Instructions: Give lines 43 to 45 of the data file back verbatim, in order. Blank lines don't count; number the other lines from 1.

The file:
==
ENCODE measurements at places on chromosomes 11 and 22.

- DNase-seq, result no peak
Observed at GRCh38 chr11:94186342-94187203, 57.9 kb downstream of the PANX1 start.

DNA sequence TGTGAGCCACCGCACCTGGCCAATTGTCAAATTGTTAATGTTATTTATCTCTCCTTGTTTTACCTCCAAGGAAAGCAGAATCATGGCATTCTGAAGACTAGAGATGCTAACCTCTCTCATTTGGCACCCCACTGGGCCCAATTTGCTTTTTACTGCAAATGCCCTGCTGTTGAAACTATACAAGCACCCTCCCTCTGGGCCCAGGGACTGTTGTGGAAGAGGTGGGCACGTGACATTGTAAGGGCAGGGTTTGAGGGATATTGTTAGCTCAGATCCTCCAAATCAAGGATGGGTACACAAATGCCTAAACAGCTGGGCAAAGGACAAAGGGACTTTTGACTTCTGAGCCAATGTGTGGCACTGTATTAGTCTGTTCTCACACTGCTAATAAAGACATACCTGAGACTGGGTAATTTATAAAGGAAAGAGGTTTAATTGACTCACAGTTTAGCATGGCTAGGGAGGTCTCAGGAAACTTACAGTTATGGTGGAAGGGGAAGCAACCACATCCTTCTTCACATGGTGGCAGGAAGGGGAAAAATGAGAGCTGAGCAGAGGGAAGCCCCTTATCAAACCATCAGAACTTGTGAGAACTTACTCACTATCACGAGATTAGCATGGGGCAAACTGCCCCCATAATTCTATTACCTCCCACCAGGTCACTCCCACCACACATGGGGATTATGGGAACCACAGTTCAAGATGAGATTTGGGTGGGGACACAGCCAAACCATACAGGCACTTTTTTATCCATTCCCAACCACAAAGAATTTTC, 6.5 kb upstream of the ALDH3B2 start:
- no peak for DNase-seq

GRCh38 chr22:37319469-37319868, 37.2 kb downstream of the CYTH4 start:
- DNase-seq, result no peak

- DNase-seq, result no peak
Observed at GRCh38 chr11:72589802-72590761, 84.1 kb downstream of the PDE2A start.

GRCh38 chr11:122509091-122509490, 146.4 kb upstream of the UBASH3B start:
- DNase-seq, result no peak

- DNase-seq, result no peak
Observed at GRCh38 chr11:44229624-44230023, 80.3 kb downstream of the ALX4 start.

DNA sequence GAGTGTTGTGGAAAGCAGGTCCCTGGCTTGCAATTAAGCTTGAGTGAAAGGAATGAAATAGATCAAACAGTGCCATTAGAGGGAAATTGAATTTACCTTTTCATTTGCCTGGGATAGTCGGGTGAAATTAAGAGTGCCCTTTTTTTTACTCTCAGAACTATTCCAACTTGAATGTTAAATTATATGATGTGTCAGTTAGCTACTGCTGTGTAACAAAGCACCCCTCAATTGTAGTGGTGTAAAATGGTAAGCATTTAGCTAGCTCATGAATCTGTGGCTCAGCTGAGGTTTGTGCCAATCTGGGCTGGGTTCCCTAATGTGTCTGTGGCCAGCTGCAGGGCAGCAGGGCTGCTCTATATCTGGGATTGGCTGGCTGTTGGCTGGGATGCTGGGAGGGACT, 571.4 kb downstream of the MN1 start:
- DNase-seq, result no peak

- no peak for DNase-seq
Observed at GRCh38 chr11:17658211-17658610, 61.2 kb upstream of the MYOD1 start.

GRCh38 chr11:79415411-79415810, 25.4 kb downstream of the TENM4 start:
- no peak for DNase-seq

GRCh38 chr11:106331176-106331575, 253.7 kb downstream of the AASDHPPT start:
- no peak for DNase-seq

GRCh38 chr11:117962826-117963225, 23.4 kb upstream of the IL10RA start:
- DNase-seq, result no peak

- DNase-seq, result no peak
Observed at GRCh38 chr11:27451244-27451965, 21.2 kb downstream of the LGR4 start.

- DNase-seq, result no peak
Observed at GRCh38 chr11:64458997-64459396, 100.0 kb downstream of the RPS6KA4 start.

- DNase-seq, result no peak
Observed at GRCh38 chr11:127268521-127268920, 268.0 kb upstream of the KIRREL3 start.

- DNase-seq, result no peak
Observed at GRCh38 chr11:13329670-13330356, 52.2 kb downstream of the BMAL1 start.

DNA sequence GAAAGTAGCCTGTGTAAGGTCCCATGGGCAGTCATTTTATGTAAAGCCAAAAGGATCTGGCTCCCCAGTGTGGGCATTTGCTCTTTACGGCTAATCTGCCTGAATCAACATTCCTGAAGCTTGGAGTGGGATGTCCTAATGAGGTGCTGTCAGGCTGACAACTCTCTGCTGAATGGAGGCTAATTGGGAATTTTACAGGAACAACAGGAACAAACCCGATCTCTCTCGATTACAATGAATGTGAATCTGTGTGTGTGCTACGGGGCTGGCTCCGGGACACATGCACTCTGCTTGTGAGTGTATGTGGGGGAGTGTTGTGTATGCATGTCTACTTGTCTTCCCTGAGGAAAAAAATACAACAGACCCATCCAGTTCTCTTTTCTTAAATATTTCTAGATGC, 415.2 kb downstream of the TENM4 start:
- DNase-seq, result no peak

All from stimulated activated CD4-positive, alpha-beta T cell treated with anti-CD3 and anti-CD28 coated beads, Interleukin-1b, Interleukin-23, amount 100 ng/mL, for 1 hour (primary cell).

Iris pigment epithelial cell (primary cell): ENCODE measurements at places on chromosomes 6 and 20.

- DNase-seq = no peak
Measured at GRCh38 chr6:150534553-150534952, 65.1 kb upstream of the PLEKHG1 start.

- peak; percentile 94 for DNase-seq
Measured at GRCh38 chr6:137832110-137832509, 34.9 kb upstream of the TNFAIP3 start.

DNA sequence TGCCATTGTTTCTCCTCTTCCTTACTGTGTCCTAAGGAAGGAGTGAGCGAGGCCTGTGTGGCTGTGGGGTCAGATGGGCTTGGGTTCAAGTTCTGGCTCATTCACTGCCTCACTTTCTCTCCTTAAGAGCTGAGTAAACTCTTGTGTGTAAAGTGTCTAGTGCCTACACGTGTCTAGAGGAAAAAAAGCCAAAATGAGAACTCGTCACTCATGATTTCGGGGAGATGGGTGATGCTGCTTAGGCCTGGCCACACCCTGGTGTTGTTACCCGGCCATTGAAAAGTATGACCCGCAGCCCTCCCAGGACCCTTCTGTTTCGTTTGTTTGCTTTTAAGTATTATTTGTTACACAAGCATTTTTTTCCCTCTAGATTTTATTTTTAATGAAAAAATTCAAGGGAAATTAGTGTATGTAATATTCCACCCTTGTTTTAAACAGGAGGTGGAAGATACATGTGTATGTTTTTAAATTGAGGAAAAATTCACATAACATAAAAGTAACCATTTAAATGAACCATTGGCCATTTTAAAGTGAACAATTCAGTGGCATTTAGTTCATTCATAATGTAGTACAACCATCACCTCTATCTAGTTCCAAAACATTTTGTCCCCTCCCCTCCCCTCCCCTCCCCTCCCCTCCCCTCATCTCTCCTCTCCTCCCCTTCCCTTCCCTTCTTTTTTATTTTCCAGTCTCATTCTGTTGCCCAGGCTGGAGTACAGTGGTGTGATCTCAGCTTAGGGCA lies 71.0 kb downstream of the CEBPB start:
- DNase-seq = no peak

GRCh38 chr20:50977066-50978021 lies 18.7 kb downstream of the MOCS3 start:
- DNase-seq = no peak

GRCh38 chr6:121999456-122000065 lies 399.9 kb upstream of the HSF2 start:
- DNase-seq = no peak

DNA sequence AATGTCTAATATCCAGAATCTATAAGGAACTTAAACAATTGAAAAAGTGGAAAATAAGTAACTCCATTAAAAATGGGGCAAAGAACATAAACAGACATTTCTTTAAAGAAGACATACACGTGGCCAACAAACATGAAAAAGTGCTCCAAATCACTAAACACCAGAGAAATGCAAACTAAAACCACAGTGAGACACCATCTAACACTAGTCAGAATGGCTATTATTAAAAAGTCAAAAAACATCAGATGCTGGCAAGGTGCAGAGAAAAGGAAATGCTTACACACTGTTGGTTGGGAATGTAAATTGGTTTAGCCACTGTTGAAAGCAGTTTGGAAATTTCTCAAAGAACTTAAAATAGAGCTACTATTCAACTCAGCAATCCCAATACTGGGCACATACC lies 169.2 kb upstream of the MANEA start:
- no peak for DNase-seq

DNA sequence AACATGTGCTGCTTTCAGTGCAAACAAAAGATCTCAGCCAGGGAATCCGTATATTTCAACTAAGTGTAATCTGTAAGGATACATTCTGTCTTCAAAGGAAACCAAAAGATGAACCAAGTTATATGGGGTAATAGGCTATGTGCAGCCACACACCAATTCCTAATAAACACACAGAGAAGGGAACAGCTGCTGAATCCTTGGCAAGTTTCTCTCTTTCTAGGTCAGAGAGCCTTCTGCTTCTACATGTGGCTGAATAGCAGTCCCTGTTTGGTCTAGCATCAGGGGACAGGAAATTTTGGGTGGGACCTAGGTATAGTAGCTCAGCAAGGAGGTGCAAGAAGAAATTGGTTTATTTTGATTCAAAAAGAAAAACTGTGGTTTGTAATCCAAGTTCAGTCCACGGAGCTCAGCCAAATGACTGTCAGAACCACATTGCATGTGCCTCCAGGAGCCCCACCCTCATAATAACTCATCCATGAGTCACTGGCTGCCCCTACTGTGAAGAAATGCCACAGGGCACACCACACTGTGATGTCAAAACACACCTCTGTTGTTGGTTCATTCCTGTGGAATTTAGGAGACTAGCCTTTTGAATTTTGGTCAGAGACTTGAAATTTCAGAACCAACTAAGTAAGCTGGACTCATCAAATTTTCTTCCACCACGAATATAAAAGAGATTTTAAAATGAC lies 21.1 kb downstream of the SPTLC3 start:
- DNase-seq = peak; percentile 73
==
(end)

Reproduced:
- DNase-seq = no peak

GRCh38 chr6:121999456-122000065 lies 399.9 kb upstream of the HSF2 start:
- DNase-seq = no peak